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InfoQ Homepage News Google Introduces Digital Sovereignty Explorer for European Organizations

Google Introduces Digital Sovereignty Explorer for European Organizations

Google Cloud recently released the Digital Sovereignty Explorer, a free online and interactive tool to determine a digital sovereignty strategy on the cloud using a multiple-choice format. The tool currently focuses on European organizations and deployments.

The Digital Sovereignty Explorer covers three distinct pillars: data sovereignty includes control over encryption and data access, operational sovereignty covers visibility and control over provider operations, and software sovereignty focuses on the ability to run and move cloud workloads across providers, avoiding vendor lock-in. Robert Sadowski, director at Google, explains why designing a digital sovereignty strategy is usually difficult:

Foundational concepts are not always well-understood, including regulatory requirements, legal safeguards, and risk management. Many organizations struggle to articulate specific requirements, particularly when it comes to how sovereign strategies enable digital transformation.

The new tool focuses on European organizations and drives the user through multiple interactive questions on each of the three domains before providing guidelines.


According to the cloud provider, the tool provides key recommendations and tradeoffs in digital sovereignty, suggests available options, and allows developers and companies to make more informed choices during the deployment of cloud workloads. Sadowski suggests possible use cases:

A manufacturer could determine which safeguards they might employ to limit insider access to intellectual property. A government agency could learn about options for disconnected operations for cloud infrastructure processing their most sensitive data.

In a previous article about European data security and privacy requirements, Thomas Kurian, CEO of Google Cloud, highlighted the main requirements of a digital sovereignty solution:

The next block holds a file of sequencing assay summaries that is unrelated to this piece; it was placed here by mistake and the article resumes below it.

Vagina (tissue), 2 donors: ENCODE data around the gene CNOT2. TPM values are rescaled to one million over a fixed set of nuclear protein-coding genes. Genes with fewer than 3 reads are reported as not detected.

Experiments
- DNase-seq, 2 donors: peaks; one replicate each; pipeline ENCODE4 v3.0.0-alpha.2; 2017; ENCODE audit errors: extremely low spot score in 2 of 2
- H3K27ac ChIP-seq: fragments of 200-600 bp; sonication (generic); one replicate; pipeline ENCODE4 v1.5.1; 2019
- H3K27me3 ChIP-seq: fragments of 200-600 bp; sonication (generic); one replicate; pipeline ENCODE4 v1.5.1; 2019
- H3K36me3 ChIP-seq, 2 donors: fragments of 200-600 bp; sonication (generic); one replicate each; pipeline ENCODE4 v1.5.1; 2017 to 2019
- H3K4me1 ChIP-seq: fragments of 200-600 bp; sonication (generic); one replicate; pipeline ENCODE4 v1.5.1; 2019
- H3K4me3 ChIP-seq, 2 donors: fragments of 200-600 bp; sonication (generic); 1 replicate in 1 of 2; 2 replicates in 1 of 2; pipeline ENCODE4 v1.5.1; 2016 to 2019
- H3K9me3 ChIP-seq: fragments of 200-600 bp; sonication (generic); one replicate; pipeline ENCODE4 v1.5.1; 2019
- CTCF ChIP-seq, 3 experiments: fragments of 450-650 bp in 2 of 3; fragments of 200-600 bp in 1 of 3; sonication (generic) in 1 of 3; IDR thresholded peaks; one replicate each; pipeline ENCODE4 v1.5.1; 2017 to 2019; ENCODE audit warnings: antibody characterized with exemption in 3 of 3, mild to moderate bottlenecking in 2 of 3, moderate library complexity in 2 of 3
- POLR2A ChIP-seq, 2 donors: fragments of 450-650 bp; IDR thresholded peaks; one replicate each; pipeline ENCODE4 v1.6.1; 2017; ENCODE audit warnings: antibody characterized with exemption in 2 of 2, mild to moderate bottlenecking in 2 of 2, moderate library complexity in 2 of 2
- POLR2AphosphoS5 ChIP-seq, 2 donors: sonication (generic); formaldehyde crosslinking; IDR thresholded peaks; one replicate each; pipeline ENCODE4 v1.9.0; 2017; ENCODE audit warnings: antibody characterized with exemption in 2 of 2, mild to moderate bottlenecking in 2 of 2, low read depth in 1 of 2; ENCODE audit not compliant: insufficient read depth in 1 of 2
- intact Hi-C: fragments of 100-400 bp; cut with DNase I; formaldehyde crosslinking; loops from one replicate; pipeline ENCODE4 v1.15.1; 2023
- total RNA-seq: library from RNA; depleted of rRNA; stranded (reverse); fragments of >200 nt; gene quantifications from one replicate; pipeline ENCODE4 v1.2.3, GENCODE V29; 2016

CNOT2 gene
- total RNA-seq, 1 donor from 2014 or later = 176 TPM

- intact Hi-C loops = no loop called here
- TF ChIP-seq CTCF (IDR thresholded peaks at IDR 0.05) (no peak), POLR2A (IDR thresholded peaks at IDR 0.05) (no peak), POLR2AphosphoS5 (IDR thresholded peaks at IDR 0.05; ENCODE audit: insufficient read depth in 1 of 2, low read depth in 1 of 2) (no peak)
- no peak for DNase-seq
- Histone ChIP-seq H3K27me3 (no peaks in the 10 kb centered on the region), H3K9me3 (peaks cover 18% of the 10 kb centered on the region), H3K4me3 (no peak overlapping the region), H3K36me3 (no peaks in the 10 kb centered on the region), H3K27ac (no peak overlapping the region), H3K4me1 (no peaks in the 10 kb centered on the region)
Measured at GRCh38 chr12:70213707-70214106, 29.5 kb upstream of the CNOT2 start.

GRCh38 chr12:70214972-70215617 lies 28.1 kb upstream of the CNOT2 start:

In our engagement with European customers and policymakers (...) they describe several core requirements: control over all access to their data by the provider, including what type of personnel can access and from which region; inspectability of changes to cloud infrastructure and services that impact access to or the security of their data, ensuring the provider is unable to circumvent controls or move their data out of the region; and survivability of their workloads for an extended period of time.

The Digital Sovereignty Explorer is not the first Google project to address European requirements and concerns: under the "Cloud. On Europe’s Terms" initiative, the cloud provider introduced partnerships with local technology providers to build cloud offerings for private and public sector organizations. Other cloud providers claim digital-sovereignty solutions and goals too: AWS recently announced a Digital Sovereignty Pledge while Azure introduced Microsoft Cloud for Sovereignty, a solution for public sector customers to build cloud workloads meeting compliance, security, and policy requirements.

The Digital Sovereignty Explorer is available at no charge and does not require a Google Cloud account but a form has to be filled out to receive the final report. The tool is currently available in English, French, and German, with other languages expected to be supported in the next few weeks.

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